Chicago, too, is entertaining a municipal data-privacy regime: the Personal Data Collection and Protection Ordinance. Although the city council continues to deliberate, the proposal now includes a right to informed consent, a right against discrimination, and a breach notice requirement.35 It also provides a private cause of action and requires data brokers to register with the City.36

D. In Congress

This year, several data-privacy bills are working their way through Congress, each with provisions that resemble those in the GDPR. Although these bills have a long road ahead, they are worth watching. Even if they should fail, they may herald things to come on a national level.

BROWSER Act.—The Balancing the Rights of Web Surfers Equally and Responsibly Act includes a right to opt-in or opt-out consent based on data sensitivity and a right against discrimination.37

CONSENT Act.—The Customer Online Notification for Stopping Edge-provider Network Transgressions Act includes a right to opt-in consent, a right against discrimination, and a requirement that internet-based services have “reasonable” data-privacy practices.38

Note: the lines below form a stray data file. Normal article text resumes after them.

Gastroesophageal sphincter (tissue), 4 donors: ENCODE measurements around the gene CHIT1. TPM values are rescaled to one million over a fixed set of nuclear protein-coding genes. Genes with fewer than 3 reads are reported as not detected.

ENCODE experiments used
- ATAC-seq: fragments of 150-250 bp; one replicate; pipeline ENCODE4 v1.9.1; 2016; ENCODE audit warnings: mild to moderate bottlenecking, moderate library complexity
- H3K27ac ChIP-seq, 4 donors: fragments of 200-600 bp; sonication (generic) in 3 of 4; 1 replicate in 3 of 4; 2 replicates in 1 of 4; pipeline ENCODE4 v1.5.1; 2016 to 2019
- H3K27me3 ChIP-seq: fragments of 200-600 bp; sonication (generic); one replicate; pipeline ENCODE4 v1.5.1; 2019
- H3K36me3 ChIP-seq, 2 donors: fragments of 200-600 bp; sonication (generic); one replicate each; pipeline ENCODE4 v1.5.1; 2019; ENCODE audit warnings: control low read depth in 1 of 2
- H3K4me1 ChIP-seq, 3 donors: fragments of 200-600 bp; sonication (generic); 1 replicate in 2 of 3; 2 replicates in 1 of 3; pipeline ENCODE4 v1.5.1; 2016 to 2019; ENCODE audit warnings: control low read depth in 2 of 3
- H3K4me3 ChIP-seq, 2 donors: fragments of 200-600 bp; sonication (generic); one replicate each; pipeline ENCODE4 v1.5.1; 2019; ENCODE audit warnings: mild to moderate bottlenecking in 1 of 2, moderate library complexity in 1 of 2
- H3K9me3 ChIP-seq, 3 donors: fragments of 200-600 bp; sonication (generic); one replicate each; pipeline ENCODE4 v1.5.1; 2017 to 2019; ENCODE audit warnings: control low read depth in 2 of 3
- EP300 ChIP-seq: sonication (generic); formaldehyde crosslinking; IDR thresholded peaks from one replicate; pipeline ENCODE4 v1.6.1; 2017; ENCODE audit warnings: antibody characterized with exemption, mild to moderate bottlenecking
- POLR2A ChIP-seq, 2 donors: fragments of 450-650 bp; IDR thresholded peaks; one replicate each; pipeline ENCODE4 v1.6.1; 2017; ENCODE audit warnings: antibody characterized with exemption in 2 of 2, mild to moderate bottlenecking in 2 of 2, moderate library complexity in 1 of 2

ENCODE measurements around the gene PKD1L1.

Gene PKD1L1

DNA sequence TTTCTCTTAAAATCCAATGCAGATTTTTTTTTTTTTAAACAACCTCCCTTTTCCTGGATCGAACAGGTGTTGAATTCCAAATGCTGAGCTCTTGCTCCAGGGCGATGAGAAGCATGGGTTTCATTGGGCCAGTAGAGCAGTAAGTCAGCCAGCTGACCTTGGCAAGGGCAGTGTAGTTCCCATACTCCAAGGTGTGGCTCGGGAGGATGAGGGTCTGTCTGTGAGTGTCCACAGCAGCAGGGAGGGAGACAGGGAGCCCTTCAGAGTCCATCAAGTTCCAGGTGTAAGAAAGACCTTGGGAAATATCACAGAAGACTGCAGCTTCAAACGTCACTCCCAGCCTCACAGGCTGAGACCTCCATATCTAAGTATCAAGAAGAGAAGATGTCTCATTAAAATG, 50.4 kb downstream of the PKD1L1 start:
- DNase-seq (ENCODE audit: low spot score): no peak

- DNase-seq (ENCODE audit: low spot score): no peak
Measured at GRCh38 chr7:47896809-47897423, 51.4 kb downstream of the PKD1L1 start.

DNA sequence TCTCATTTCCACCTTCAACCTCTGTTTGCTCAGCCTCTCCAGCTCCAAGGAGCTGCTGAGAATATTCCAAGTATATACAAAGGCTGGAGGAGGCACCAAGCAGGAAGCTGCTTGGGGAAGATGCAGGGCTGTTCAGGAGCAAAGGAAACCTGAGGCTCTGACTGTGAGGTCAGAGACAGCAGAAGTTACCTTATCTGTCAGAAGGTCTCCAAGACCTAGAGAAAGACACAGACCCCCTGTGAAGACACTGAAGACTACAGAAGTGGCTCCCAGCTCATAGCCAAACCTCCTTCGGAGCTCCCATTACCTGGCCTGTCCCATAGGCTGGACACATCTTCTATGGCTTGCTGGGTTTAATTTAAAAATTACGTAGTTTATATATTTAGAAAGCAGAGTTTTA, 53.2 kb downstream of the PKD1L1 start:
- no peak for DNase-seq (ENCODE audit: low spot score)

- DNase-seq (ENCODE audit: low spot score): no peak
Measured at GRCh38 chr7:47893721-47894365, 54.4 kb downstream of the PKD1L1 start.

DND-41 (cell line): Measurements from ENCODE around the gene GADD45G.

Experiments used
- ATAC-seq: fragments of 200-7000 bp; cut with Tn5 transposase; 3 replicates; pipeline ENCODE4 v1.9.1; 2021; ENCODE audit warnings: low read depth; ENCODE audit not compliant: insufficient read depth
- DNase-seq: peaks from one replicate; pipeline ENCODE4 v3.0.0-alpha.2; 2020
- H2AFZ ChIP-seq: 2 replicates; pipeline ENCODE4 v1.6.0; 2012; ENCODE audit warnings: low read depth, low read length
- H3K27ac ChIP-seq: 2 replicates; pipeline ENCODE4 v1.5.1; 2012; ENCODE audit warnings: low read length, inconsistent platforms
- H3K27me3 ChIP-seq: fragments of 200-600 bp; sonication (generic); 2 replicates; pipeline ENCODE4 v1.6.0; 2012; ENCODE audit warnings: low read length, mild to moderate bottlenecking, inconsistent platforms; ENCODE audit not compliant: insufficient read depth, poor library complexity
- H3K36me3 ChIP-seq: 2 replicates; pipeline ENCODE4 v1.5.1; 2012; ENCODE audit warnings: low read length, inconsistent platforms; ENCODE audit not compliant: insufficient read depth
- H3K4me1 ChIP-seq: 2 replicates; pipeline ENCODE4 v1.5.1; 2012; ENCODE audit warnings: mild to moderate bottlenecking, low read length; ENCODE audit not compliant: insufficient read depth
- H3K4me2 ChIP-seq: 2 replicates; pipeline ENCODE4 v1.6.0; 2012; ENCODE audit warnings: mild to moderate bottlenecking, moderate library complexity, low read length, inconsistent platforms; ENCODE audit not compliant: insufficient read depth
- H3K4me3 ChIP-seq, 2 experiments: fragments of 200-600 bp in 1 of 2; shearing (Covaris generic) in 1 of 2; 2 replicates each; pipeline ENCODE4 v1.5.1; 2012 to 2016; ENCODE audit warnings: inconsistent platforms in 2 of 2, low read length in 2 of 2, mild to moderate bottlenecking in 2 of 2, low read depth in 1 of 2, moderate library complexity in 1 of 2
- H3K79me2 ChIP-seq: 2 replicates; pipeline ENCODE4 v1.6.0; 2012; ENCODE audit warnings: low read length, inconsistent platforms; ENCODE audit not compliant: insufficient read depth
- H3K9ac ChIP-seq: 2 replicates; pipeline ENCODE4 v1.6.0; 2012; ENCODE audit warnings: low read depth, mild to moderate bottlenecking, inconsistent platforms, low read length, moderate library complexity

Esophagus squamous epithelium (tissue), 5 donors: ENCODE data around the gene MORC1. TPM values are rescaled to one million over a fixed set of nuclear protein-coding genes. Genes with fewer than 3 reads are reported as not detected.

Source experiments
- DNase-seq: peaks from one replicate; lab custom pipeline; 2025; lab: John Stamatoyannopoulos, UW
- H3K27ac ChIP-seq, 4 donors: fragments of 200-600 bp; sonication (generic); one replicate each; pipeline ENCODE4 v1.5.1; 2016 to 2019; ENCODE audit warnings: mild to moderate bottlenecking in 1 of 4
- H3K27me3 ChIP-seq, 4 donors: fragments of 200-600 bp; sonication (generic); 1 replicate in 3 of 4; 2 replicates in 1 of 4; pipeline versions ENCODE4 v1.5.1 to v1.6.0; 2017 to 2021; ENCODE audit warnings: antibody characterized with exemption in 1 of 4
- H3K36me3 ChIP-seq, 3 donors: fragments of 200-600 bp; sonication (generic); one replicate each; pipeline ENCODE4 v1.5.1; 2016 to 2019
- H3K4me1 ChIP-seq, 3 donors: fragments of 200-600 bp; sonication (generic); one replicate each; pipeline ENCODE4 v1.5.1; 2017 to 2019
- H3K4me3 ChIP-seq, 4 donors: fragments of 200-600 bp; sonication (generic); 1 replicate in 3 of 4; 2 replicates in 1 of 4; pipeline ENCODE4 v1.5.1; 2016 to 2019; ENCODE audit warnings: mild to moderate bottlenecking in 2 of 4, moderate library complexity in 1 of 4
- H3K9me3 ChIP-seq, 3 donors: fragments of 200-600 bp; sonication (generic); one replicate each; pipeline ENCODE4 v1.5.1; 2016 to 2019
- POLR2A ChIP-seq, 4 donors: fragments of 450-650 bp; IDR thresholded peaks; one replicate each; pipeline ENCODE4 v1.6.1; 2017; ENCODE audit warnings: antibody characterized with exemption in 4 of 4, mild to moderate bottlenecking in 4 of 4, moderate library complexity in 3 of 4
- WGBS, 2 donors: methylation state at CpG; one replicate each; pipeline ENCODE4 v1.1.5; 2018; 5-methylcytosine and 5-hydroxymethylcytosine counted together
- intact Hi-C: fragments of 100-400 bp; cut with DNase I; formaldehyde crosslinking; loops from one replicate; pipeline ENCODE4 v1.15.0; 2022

MY DATA Act.—The Managing Your Data Against Telecom Abuses Act prohibits the use of “unfair or deceptive act[s] or practice[s] relating to privacy or data security.”39

Data Security and Breach Notification Act.—The Data Security and Breach Notification Act includes a 30-day breach notice requirement and criminal penalties for willful concealment of a breach.40

Consumer Data Protection Act.—The Consumer Data Protection Act requires the Federal Trade Commission to establish minimum data-privacy standards and oversee a national “do not track” list.41 The Act also contains extreme penalties for violators. Like the GDPR, the Act’s maximum fine is four percent of a violator’s annual revenue.42 Moreover, corporate officers can face 20 years in prison for certifying a data-privacy report an officer knows to be false.43 The Act limits its reach, however, to the biggest of the big: those with $1 billion in annual revenue that hold the personal data of 1 million people, or those that hold the personal data of 50 million people.44


The array of regulations to which a data-handling company may be subject is dizzying. And without guiding precedent to light the way, there is an ever-present risk of becoming ensnared. There is one thing, however, that is certain: Those who choose to “wait and see” do so at their own risk.